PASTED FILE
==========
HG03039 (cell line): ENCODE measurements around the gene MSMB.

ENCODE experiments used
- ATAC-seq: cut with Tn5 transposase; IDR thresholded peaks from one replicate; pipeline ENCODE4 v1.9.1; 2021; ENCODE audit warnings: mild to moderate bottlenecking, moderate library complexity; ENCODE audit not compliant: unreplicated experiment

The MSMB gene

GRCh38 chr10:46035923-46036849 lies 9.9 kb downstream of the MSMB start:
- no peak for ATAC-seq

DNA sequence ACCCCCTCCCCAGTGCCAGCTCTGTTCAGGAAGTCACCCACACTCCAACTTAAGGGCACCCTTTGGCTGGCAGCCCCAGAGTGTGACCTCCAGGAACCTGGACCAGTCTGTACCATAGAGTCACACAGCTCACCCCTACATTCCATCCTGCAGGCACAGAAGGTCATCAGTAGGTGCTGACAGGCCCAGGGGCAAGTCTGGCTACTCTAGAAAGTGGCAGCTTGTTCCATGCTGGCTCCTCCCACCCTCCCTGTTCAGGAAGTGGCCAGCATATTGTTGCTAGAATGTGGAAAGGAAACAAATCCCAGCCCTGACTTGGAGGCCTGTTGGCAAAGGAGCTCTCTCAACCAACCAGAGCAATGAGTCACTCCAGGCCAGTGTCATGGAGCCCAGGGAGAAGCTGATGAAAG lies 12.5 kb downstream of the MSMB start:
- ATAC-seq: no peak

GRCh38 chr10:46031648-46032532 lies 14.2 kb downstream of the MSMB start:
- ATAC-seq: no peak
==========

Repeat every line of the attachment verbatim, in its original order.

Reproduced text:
HG03039 (cell line): ENCODE measurements around the gene MSMB.

ENCODE experiments used
- ATAC-seq: cut with Tn5 transposase; IDR thresholded peaks from one replicate; pipeline ENCODE4 v1.9.1; 2021; ENCODE audit warnings: mild to moderate bottlenecking, moderate library complexity; ENCODE audit not compliant: unreplicated experiment

The MSMB gene

GRCh38 chr10:46035923-46036849 lies 9.9 kb downstream of the MSMB start:
- no peak for ATAC-seq

DNA sequence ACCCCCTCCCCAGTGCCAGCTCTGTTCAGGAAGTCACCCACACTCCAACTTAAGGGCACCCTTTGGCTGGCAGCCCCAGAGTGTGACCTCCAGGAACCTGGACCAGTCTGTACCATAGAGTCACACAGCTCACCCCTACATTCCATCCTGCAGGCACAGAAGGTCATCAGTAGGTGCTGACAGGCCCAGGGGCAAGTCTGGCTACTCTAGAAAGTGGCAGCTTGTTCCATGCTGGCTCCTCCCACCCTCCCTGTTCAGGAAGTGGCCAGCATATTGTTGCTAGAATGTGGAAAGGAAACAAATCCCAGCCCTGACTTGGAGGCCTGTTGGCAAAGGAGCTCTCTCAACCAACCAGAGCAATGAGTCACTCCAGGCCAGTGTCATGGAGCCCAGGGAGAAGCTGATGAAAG lies 12.5 kb downstream of the MSMB start:
- ATAC-seq: no peak

GRCh38 chr10:46031648-46032532 lies 14.2 kb downstream of the MSMB start:
- ATAC-seq: no peak